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News & Notes: Offense Will Adjust If Rashod Bateman Does Not Play vs. Bengals

WR Devin Duvernay against the Buffalo Bills at M&T Bank Stadium on October 2, 2022.

Top wide receiver Rashod Bateman (foot) missed practice Thursday for the second straight day and may not be available Sunday night against the Bengals.

If Bateman misses his first game this season, the Ravens would be forced to adjust offensively. Bateman leads Baltimore's wideouts in receiving yards (243) and is just 17 yards behind tight end Mark Andrews (260) for the team lead.

Bateman's absence would push Devin Duvernay into the role of No. 1 receiver, but he has already looked the part. Duvernay has one more catch (12) than Bateman (11) and is tied with Andrews for the team lead in touchdown catches with three.

The coaching staff has every confidence Duvernay and others will step up with Bateman can't go.

"Bate is really valuable to us," Offensive Coordinator Greg Roman said. "He's really coming along as a receiver, so if he's not out there, he's definitely going to be missed, but the flip side of that is we have some other guys who can step in there and make plays for us as well.

"I like what I'm seeing out at practice this week, so we just have to keep working through it. We have a multitude of tight ends, our receivers are doing a great job, when you look at their production based on what we're asking of them, they're extremely productive. I feel really good about it. Some other guys will step up." 

Duvernay has opened eyes as a receiver this season, capitalizing on an opportunity for more targets and playing time. His chemistry with Lamar Jackson has never been better. The business-like approach that Duvernay takes to his job won't change Sunday, even though he'll be on a national stage.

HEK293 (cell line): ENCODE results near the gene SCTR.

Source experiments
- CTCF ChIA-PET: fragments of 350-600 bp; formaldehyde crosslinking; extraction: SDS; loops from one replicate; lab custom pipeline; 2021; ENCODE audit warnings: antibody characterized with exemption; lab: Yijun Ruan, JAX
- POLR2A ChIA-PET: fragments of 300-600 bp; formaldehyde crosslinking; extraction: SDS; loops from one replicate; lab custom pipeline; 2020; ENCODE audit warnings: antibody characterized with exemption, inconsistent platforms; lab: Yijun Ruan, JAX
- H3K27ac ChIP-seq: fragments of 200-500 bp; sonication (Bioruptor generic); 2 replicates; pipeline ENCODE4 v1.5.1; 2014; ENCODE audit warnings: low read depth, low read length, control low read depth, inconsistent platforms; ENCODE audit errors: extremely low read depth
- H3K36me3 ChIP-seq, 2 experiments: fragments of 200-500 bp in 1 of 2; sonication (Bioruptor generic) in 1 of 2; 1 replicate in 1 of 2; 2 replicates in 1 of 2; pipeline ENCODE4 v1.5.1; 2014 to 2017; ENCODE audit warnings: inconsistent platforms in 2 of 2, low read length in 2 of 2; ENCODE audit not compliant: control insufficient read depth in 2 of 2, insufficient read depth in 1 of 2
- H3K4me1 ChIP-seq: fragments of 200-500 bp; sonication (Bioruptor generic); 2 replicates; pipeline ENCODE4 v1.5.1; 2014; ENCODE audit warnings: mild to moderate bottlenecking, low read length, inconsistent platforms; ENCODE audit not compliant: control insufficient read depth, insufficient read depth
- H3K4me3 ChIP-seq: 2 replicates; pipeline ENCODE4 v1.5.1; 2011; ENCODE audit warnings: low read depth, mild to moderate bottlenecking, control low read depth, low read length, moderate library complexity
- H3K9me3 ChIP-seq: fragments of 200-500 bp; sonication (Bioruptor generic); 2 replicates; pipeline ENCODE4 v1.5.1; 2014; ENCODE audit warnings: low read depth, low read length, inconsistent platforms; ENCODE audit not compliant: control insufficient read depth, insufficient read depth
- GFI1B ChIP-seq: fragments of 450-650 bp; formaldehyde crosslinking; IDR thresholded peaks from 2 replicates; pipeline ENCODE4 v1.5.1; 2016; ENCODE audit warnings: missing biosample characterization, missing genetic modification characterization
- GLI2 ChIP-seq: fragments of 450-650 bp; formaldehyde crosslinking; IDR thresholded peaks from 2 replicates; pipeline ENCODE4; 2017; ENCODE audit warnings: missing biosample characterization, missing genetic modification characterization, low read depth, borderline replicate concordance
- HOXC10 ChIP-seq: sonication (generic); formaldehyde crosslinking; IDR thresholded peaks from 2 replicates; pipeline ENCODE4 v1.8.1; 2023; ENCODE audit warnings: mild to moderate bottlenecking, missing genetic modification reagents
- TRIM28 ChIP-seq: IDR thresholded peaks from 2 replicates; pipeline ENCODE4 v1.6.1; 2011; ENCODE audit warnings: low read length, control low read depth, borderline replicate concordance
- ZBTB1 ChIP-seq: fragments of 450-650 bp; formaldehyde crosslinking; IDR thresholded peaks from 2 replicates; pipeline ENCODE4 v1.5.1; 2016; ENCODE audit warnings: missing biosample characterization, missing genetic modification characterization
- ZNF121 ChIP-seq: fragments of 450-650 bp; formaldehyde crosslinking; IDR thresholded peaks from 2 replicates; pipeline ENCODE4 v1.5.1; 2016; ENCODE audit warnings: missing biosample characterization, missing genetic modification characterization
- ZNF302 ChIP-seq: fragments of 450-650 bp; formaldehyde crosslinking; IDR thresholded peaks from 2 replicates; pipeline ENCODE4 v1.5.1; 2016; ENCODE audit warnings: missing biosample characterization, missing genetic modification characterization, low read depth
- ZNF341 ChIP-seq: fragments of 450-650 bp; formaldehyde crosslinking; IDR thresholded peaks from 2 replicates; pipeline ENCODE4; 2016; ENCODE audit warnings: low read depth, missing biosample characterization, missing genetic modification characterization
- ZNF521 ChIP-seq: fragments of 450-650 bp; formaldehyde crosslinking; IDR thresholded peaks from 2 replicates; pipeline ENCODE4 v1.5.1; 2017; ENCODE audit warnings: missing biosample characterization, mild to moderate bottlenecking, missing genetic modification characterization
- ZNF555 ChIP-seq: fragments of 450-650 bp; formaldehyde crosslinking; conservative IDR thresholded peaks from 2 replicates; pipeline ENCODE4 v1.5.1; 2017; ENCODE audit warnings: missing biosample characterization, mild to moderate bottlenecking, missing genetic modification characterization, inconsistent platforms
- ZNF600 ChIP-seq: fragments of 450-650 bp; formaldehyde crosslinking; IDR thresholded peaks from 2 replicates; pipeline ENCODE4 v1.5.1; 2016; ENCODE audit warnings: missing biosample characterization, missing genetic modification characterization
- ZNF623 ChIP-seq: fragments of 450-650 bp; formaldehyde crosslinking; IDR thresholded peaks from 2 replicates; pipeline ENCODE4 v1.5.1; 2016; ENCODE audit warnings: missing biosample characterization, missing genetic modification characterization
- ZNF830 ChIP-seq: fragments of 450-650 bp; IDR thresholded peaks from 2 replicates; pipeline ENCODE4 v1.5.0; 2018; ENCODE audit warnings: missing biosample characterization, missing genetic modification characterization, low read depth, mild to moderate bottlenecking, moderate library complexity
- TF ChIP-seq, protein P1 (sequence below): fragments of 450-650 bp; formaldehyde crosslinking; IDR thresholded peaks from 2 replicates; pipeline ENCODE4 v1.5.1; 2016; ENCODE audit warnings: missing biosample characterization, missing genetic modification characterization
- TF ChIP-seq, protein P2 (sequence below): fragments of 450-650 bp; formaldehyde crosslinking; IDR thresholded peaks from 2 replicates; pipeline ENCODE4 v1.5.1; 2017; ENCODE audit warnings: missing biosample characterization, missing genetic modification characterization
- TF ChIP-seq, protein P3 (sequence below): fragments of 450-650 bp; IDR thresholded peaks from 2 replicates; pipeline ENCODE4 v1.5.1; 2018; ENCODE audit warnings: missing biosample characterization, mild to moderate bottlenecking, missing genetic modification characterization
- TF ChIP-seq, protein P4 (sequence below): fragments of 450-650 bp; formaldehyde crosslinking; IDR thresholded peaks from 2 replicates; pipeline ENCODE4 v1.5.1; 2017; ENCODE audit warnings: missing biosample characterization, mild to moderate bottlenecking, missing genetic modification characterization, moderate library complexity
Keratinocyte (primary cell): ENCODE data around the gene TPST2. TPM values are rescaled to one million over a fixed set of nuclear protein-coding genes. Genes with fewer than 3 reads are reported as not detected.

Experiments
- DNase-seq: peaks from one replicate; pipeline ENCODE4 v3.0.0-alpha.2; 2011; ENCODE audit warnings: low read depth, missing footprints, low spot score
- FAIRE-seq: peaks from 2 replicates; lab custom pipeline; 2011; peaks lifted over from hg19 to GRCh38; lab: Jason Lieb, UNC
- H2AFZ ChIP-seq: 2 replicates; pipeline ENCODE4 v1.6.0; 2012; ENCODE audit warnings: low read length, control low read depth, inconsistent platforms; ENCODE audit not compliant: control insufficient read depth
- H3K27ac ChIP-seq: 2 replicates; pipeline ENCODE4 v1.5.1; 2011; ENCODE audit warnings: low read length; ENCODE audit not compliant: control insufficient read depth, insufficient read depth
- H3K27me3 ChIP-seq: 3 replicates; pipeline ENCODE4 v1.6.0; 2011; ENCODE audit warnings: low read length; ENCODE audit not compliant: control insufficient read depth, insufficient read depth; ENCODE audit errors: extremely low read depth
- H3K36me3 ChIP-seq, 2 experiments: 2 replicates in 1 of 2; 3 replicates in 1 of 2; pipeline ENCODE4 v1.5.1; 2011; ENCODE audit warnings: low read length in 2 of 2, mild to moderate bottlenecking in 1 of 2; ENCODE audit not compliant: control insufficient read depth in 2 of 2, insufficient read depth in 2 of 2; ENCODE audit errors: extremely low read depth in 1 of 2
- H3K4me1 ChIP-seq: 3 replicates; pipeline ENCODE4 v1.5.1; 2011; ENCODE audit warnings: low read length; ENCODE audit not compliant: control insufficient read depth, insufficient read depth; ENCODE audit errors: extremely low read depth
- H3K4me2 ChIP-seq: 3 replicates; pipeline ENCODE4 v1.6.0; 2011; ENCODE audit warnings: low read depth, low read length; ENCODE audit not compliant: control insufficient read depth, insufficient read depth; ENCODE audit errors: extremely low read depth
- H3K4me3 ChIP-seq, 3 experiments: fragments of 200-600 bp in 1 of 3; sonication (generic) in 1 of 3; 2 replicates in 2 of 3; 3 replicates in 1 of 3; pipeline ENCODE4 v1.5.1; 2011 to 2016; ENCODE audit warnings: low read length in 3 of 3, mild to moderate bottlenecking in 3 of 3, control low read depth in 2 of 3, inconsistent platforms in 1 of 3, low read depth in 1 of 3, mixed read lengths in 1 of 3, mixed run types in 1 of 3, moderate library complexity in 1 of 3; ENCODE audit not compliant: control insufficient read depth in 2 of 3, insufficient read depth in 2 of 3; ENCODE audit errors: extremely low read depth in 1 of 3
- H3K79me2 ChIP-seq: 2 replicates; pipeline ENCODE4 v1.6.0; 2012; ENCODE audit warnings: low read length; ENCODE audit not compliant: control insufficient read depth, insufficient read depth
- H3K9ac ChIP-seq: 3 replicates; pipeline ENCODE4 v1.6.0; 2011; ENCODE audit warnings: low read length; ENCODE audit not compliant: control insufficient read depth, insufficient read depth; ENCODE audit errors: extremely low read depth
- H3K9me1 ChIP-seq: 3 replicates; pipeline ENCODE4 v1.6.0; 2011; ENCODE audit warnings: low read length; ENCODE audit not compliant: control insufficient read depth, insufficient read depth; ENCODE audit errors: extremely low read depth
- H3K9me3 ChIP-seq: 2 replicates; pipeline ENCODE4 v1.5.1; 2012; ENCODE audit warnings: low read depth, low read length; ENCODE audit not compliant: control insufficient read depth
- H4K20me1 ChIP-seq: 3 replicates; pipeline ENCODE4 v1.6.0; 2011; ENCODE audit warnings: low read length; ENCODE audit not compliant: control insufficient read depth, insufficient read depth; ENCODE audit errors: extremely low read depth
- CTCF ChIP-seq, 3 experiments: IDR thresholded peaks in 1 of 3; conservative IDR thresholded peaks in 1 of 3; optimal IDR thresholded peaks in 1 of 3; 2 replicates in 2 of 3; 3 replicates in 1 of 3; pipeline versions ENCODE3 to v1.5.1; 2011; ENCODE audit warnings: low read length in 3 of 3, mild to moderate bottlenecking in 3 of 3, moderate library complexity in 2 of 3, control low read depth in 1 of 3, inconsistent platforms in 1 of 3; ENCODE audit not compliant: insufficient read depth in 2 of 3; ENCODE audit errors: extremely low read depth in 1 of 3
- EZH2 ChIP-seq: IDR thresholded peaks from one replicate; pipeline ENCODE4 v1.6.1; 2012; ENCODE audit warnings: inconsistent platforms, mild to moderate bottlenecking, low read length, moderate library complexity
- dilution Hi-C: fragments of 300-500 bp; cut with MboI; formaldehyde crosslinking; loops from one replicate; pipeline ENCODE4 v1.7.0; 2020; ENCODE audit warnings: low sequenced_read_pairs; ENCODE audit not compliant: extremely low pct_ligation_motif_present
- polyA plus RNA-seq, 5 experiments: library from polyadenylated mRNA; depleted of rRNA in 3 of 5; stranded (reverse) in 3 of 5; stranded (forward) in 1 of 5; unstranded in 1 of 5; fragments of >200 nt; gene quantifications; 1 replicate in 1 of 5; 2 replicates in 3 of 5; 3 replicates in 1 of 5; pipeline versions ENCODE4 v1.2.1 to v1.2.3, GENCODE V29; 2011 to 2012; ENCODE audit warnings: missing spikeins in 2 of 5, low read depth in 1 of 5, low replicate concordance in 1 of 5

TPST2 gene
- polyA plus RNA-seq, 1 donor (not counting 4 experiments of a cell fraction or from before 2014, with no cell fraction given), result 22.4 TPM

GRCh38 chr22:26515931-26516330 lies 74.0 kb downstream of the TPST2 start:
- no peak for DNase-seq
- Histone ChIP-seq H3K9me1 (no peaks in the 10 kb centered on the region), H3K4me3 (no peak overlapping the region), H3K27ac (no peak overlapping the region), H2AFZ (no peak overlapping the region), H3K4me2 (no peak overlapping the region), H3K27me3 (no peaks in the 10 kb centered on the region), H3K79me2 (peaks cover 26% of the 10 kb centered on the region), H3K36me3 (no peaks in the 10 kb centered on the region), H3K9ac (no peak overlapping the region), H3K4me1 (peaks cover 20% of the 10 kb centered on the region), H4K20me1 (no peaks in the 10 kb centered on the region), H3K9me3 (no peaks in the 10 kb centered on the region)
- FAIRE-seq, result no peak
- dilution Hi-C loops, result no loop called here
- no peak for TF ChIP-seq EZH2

"I'm prepared; I've been waiting for it," Duvernay said. "I prepare like it, and I'm always ready for my number to be called and for my opportunity."

J.K. Dobbins Looks Elusive to Greg Roman

J.K. Dobbins returned to practice Thursday after a day off and seems to be settling into a comfort zone after missing last season with a knee injury. After rushing for 23 yards on seven carries in Week 3 against the Patriots, Dobbins flashed more quickness against the Bill with 41 yards on 13 carries.

Roman sees Dobbins' ability to make people miss and break tackles returning to his game.

"If there's a hole and I watch our back run through it, sometimes I'll sit up there in the staff room and say, 'Well, I could have run through that hole,' Roman said. "It's what do they do when they're confronted with a defender – can they make a guy miss, can they run them over, can they juke them, hit and spin? Whatever that is, their mechanism to gain extra yards, that's what we're looking for. I think he's really coming along day by day in that regard, and he'll just get stronger as the year goes on."

Dobbins' ability to carry a larger workload could be put to the test. Fellow running back Justice Hill (hamstring) missed his second straight practice Thursday and may not play Sunday. In back to back weeks, Hill put together strong efforts against the Patriots (six carries, 60 yards) and Bills (eight carries, 45 yards). Hill leads all Ravens running backs with 6.6 yards per carry while Dobbins is at 3.2, Kenyan Drake is 2.3 and Mike Davis is 2.1.

"He was really playing at a high level, but we really feel great about the backs we have, the blockers we have, the schemes, etc.," Roman said.

Ravens Run Game Continues to Expand With Jackson Under Center

Instead of operating strictly out of the pistol or shotgun, Jackson has been under center more often this season, as Baltimore's playbook continues to expand, adding more screen passes and draw plays to the mix this year.

Roman wouldn't elaborate on why the Ravens called more draw plays against Buffalo, but he has more unused plays in his vault.

"As far as the draws, we have every run known to man," Roman said. "Studying each defense, we'll run different runs against different teams, and if something is popping, we'll probably come back to it. Whereas earlier in my career, I would probably not do that as much; now more so, I will."

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